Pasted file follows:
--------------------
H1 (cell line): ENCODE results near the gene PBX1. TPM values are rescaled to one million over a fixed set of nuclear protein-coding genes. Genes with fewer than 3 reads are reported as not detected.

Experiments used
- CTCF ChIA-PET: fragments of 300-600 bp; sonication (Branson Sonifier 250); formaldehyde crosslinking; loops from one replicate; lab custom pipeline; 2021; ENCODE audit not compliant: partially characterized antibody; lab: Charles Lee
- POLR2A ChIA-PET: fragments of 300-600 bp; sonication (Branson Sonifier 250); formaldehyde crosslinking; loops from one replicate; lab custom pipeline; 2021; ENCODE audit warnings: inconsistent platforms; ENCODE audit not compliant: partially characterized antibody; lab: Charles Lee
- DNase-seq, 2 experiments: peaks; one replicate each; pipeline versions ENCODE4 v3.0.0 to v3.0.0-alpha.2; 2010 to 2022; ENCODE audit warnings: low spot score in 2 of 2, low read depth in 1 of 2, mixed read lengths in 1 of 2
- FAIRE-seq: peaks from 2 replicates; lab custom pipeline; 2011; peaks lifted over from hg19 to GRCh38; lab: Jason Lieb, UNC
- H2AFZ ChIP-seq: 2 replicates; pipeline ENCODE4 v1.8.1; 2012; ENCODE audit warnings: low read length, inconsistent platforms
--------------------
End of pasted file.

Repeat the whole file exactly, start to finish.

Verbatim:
H1 (cell line): ENCODE results near the gene PBX1. TPM values are rescaled to one million over a fixed set of nuclear protein-coding genes. Genes with fewer than 3 reads are reported as not detected.

Experiments used
- CTCF ChIA-PET: fragments of 300-600 bp; sonication (Branson Sonifier 250); formaldehyde crosslinking; loops from one replicate; lab custom pipeline; 2021; ENCODE audit not compliant: partially characterized antibody; lab: Charles Lee
- POLR2A ChIA-PET: fragments of 300-600 bp; sonication (Branson Sonifier 250); formaldehyde crosslinking; loops from one replicate; lab custom pipeline; 2021; ENCODE audit warnings: inconsistent platforms; ENCODE audit not compliant: partially characterized antibody; lab: Charles Lee
- DNase-seq, 2 experiments: peaks; one replicate each; pipeline versions ENCODE4 v3.0.0 to v3.0.0-alpha.2; 2010 to 2022; ENCODE audit warnings: low spot score in 2 of 2, low read depth in 1 of 2, mixed read lengths in 1 of 2
- FAIRE-seq: peaks from 2 replicates; lab custom pipeline; 2011; peaks lifted over from hg19 to GRCh38; lab: Jason Lieb, UNC
- H2AFZ ChIP-seq: 2 replicates; pipeline ENCODE4 v1.8.1; 2012; ENCODE audit warnings: low read length, inconsistent platforms